What is Bullying? Why do we Care?
So why did we choose to start a charity to help bullied children and their families? Given time, can’t these children recover? Isn’t bullying a rite of passage, a “boys will be boys” or “mean girls” phenomenon? Can’t children just get over being picked-on? Can’t they come back with snappy statements to a bully’s name calling or simply punch that bully back squarely in the nose? Can’t children who are assaulted simply walk away for their tormentors? Parents who have children that have been bullied, (and statistics say that is the majority of parents), know that these questions can be ludicrous and hurtful. It’s not that easy. If it was, the problem of bullying would be extinguished.
First and foremost, bullying is never an acceptable behavior. Dan Olweus, a pioneer in the area of bullying defines it as this: “A person is being bullied when he/she is exposed, repeatedly and over time to negative actions on the part of one or more other persons. Negative action is when a person intentionally inflicts injury or discomfort upon another person through physical contact, through words or in other ways. Bullying is both overt and covert behaviors. Bullying is a pattern of behavior that is repeated over time against the same person(s) with a noted power differential.” Barbara Coloroso, a noted bullying expert and author also adds that one act can constitute bullying.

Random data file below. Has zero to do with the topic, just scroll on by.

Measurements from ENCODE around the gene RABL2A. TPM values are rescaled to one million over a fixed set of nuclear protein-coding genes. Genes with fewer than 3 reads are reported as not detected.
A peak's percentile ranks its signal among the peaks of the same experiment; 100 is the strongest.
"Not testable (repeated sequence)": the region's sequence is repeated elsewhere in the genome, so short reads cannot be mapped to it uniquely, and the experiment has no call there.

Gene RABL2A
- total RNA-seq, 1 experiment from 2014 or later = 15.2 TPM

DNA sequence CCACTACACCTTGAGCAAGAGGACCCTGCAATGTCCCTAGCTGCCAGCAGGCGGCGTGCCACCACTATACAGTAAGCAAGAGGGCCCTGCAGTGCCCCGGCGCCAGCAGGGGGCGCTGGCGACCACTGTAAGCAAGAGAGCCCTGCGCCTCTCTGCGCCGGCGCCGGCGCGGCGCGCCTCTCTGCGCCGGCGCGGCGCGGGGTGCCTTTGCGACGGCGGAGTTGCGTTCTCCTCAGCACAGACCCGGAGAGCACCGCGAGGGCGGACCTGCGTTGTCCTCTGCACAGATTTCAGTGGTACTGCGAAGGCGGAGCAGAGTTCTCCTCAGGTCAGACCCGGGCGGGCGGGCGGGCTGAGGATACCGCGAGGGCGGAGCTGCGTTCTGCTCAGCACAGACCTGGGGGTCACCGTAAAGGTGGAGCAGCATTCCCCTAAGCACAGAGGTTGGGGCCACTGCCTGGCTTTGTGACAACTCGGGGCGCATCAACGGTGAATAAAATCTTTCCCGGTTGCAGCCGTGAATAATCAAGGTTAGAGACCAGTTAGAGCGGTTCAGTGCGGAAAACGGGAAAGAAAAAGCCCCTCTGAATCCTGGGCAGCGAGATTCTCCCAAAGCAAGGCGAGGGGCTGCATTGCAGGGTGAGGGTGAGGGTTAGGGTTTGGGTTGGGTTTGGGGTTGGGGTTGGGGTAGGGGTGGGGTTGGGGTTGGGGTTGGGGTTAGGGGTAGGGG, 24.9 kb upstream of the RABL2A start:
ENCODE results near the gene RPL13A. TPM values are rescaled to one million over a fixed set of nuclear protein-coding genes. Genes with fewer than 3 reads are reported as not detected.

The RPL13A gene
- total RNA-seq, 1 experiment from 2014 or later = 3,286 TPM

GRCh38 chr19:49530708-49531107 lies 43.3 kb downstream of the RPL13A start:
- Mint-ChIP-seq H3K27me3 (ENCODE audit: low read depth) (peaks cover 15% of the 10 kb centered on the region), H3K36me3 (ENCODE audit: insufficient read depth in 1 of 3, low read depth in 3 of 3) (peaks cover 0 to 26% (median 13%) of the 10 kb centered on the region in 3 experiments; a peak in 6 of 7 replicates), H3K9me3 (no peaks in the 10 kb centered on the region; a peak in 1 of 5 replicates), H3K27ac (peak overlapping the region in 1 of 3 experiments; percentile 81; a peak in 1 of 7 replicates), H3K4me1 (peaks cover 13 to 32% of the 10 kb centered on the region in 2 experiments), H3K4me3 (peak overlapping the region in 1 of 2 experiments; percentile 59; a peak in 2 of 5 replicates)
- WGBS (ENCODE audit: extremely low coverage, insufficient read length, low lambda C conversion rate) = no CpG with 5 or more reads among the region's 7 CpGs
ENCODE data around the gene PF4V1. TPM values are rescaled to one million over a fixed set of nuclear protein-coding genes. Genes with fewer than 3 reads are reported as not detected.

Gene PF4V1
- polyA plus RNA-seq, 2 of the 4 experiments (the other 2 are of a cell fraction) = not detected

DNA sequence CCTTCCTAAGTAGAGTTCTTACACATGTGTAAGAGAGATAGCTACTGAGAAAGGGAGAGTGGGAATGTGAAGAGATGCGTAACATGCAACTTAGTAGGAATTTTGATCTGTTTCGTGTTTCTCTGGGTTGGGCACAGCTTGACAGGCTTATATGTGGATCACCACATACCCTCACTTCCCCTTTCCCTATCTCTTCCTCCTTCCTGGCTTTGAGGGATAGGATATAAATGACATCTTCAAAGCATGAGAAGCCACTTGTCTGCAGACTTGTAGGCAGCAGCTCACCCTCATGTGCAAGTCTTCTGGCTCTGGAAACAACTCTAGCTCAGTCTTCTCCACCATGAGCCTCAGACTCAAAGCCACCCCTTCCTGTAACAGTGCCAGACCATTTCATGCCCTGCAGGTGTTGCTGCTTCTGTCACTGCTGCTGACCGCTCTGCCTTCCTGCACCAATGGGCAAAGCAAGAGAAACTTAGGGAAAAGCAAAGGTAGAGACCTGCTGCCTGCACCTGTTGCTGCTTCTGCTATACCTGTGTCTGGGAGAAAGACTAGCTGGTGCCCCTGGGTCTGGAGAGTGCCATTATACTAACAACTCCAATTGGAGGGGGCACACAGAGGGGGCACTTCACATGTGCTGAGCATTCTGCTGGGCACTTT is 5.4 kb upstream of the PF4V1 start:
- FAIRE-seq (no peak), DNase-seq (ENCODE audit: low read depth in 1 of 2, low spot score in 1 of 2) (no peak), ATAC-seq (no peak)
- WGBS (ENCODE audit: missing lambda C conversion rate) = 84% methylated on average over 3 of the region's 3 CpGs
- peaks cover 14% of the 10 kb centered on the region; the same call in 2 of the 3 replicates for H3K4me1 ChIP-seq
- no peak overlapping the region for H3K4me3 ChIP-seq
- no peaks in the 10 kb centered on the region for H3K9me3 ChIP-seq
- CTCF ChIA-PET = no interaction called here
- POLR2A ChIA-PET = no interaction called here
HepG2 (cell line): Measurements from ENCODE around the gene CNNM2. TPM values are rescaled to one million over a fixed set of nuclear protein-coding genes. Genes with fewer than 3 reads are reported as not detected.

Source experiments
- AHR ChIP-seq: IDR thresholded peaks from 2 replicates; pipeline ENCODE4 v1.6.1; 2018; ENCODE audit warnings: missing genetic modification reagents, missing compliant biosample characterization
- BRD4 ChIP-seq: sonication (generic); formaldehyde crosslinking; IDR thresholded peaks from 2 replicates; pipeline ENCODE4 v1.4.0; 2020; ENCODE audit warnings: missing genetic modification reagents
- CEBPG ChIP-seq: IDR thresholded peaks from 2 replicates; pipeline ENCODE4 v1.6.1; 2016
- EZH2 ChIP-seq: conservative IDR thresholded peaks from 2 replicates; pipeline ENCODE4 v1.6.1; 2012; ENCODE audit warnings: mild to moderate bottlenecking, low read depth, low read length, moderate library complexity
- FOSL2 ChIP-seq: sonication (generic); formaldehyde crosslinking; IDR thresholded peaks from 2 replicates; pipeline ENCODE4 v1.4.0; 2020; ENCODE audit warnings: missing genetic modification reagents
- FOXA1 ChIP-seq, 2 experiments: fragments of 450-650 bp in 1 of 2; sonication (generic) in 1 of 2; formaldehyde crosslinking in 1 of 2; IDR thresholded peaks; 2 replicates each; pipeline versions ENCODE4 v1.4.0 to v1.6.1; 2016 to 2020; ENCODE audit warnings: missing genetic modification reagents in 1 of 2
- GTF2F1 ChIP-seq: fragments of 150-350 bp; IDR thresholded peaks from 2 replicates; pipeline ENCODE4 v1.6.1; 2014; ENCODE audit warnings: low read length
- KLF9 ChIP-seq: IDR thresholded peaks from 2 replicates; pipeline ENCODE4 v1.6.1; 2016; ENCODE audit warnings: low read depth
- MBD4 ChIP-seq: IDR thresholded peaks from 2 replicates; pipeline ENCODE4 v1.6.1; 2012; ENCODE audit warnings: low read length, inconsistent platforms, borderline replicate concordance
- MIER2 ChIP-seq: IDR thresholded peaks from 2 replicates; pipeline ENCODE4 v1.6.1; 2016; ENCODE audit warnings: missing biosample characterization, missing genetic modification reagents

Furthermore, Dan Olweus provides us with a list of examples of bullying behaviors:
Saying hurtful and unpleasant things
Making fun of others
Using mean and hurtful nicknames
Completely overlooking someone
Deliberately excluding someone from a group of friends
Hitting, kicking, pulling hair, pushing or shutting a person inside, slamming a child into a locker, taking or breaking someone’s possesions
Spreading false rumors
Sending mean notes
Trying to get other students to dislike another person
So, to answer my first question; why did we choose to start a charity to help bullied children and their families? We want to help children and families who feel so lost, hurt and dismayed by the bullying that has happened to their family. We want to make an impact on the problem of bullying. We want to be crusaders and to stand with those who have been harmed. We want to let others know they are not alone and that things can and will get better.
My son, and our entire family have been subject to the majority of the listed bullying behaviors Dan Olweus identifies. I can attest that walking through and living with the aftermath of bullying has been the most challenging feat of my adult life. Wrestling with anger, disillusionment and fear became common bedfellows. It took time and a great amount of perseverance to once again see joy in everyday life and know that we as a family would grow stronger. We desire to share our experience and hope with you as you walk your arduous path. Hand in hand, we can heal and make a difference.
Dru E Ahlborg, Executive Director, Bullying Recovery Resource Center